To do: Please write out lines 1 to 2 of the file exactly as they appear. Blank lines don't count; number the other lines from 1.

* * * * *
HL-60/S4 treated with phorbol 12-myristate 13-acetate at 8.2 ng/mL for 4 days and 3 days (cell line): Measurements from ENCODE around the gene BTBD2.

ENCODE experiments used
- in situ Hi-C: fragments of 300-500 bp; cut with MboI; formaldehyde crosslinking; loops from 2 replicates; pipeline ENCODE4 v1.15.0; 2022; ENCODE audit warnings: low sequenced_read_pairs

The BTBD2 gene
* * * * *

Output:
HL-60/S4 treated with phorbol 12-myristate 13-acetate at 8.2 ng/mL for 4 days and 3 days (cell line): Measurements from ENCODE around the gene BTBD2.

ENCODE experiments used